Department of Economic Opportunity Director Dane Eagle announced Wednesday that Florida will not extend its work search waiver for the unemployed.
The waiver, implemented during the pandemic’s peak, allowed Floridians to collect unemployment benefits without proving they were searching for a job.
The state will now encourage the unemployed to find work through a new Return to Work program that aims to connect Floridians to jobs and accelerate Florida’s economic rebound.
Eagle said more than 400,000 jobs are available in the Sunshine State. And with ample vaccine supply, he asserted, it’s time to get back to work.
“You’ve seen restaurants that have had to close earlier or open later or close certain days of the week,” Eagle said during a news conference outside downtown Tallahassee’s Metro Deli. “All over the Panhandle I’ve seen signs that say, ‘Welcome to the new pandemic.’ The 2021 pandemic is unemployment, not being able to hire. So, we’ve got to put an end to that.”
The state will also crackdown on Floridians who attempt to sidestep the work search requirement. Eagle explained that employers can report if an applicant is not earnestly pursuing a job opportunity.
“If you’re applying for a job and not showing up for an interview or refusing to do the work, that has to be reported to us and you will no longer be able to collect unemployment,” Eagle said.
Eagle said many people are taking advantage of $275 a week in Florida benefits and $300 in federal assistance, which, when combined, are competitive with weekly pay at many restaurants and leisure-industry businesses.
Rob Bazemore, owner of Metro Deli, said he has been lucky that most of his staff of about 12 people has kept working through the pandemic, but as the economy picks up it has been hard bringing new hires on board.
“We are going to have a really hard time competing, until that extra $300 goes away,” Bazemore said. “Once it gets back down to $275, now we can work with that. We can beat that, but if you are going to make us beat 600 bucks a week, it’s going to be not easy for us.”
Florida lifted several unemployment mandates amid the COVID-19 pandemic. With so many Florida workers impacted, state officials attempted to remove some of those barriers to receiving state support, even as Florida’s unemployment application system collapsed because of a surge in jobless Floridians.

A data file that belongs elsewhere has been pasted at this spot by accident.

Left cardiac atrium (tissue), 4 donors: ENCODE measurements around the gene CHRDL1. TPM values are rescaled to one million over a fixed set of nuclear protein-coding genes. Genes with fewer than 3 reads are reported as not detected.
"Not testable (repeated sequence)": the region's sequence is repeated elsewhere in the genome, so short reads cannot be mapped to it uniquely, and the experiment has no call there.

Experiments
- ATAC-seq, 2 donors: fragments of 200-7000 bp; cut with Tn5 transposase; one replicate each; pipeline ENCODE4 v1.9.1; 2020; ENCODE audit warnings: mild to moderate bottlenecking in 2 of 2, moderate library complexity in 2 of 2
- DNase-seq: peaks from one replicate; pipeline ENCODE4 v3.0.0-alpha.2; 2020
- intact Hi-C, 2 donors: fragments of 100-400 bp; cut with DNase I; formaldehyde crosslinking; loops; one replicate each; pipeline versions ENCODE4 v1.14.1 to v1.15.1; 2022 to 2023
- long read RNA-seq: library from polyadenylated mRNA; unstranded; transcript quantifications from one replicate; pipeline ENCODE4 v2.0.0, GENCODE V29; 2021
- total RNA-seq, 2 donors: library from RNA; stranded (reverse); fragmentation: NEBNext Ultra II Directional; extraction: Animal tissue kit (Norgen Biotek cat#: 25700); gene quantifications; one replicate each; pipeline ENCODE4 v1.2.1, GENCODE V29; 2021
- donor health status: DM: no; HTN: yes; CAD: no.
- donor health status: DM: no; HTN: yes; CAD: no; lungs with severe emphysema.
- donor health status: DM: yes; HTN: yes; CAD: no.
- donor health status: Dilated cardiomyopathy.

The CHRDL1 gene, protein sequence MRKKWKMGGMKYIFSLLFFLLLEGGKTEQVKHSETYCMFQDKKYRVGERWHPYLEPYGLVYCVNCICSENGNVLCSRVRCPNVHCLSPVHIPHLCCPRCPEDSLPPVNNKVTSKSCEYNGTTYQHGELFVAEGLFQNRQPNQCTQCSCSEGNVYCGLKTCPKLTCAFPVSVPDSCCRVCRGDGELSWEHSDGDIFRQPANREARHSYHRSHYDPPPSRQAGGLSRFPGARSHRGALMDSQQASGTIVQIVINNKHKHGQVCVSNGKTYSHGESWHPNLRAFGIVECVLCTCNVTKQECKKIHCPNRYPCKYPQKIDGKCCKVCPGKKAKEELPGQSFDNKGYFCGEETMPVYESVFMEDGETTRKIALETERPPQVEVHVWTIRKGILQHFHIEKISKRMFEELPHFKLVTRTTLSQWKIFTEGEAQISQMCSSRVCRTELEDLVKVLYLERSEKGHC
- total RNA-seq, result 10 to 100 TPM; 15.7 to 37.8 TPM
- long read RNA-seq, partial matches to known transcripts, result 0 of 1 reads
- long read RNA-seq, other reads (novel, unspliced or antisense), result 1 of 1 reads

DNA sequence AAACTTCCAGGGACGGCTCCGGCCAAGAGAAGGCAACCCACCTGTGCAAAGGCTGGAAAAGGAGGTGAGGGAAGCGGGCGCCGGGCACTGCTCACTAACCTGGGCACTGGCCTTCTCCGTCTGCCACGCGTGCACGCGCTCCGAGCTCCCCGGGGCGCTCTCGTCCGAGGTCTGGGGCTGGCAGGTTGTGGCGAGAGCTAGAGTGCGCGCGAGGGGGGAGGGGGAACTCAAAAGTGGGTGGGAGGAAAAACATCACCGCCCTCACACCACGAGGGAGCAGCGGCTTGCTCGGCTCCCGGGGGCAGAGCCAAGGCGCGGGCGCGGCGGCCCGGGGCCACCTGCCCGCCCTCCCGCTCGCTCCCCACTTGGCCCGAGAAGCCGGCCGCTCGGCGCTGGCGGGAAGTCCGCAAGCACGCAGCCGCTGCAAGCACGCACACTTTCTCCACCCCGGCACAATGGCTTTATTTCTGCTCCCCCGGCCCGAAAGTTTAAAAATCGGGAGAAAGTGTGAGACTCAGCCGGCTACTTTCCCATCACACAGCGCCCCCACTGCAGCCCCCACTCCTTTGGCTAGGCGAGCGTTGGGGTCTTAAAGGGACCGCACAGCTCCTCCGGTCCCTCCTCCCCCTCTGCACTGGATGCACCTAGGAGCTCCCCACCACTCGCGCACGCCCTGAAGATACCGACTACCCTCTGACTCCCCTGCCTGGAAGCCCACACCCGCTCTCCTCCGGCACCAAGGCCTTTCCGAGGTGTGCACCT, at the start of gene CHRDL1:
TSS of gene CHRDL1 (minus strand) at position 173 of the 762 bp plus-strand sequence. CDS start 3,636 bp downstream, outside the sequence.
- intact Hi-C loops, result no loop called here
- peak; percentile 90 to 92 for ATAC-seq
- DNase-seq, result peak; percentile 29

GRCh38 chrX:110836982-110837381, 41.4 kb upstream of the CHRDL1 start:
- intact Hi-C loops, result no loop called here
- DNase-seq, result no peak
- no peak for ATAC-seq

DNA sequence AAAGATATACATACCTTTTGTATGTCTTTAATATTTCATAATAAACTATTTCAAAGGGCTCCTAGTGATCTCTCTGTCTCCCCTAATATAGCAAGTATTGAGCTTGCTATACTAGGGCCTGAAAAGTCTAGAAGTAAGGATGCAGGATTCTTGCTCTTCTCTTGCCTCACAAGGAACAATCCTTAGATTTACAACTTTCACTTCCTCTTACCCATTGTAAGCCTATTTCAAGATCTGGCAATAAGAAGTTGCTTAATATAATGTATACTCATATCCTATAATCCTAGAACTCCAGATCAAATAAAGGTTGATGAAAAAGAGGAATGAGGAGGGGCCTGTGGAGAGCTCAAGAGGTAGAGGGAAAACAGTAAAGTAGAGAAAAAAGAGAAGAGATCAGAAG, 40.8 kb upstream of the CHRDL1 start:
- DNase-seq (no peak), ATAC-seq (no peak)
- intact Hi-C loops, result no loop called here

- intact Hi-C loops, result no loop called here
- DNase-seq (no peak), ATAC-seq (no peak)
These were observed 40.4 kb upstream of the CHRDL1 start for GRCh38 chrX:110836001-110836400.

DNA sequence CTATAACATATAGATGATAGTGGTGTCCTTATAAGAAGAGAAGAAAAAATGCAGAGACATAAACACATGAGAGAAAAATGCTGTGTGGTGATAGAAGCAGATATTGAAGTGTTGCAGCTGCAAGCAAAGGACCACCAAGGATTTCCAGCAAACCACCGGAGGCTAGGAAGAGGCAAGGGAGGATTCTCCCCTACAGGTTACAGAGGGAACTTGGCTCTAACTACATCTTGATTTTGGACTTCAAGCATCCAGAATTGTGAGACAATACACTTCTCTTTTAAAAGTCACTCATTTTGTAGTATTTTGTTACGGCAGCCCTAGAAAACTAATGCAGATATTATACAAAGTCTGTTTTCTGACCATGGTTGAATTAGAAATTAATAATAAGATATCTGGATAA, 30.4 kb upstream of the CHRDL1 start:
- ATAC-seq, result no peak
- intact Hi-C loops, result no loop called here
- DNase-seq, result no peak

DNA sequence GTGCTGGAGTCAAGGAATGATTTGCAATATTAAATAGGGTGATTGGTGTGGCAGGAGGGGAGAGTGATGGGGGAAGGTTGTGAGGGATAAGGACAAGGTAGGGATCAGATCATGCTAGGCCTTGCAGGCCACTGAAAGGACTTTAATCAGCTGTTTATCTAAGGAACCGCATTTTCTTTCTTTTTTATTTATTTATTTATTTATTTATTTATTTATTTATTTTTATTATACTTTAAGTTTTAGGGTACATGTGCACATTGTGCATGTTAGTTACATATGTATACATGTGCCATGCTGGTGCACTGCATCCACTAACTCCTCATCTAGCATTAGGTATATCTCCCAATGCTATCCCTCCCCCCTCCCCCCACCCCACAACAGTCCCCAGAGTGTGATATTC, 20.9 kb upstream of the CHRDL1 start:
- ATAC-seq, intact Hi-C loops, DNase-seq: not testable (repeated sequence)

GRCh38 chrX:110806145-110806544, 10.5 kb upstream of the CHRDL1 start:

The problems with CONNECT, the state’s online portal for accessing claims, led to the departure of DEO Director Ken Lawson last year. Eagle, a former state Representative, took over the position.
Standing alongside Eagle on Wednesday, Florida Chamber of Commerce Chief Economist Dr. Jerry Parish said the lack of workers is particularly difficult for small businesses.
Several local business owners spoke at the event, including Eddie Agramonte, owner of Gordo’s Cuban Cuisine in Tallahassee.
“I don’t understand why people don’t have that urge anymore to want to continue to rise, instead of just staying home and make 300 extra bucks a week,” Agramonte said. “At $300, why not make $400, or why not make $500? They have to have that ethic in themselves to want to come out and do the work.”
He also sympathized with the limited staff he does have on hand.
“We’re overworking our kids,” Agramonte said.
The 25-year business owner said he’s struggling to seat tables because of a lack of staff. He said he’s ready to hire 30 more workers.
Florida’s unemployment rate is roughly 4.7%, accounting for roughly 475,000 Floridians. The rate, however, is lower than the national average of 6%. Notably, the Sunshine State has some of the lowest unemployment benefits in the nation.
Gov. Ron DeSantis waived the work-search requirement in an executive order as the state’s unemployment rate shot up to 13.8% in April 2020, when the pandemic forced businesses to shut down or dramatically scale back.
“We suspended that last year at this time because, quite frankly, there weren’t jobs,” DeSantis said last week.
Last month, the Senate OK’d a bill that would’ve increased Florida’s unemployment benefits.
The proposal (SB 1906) aimed to raise the weekly maximum payment from $275 to $375 a week and extended the duration of benefits. The proposal also called for the number of job searches to drop to three a week for most people and to two a week for people living in counties with fewer than 75,000 residents.
But DeSantis voiced opposition to the increase in weekly payments, and the House did not take up the Senate bill.
A concern of House Republicans was that increased benefits could lead to businesses being required to pay more money into the state’s unemployment compensation trust fund. Similar reasoning was used when benefits were cut in 2011 to blunt a major increase in unemployment taxes on businesses.
The work search requirement waiver will remain in effect until May 29.
The News Service of Florida contributed to this post. Republished with permission.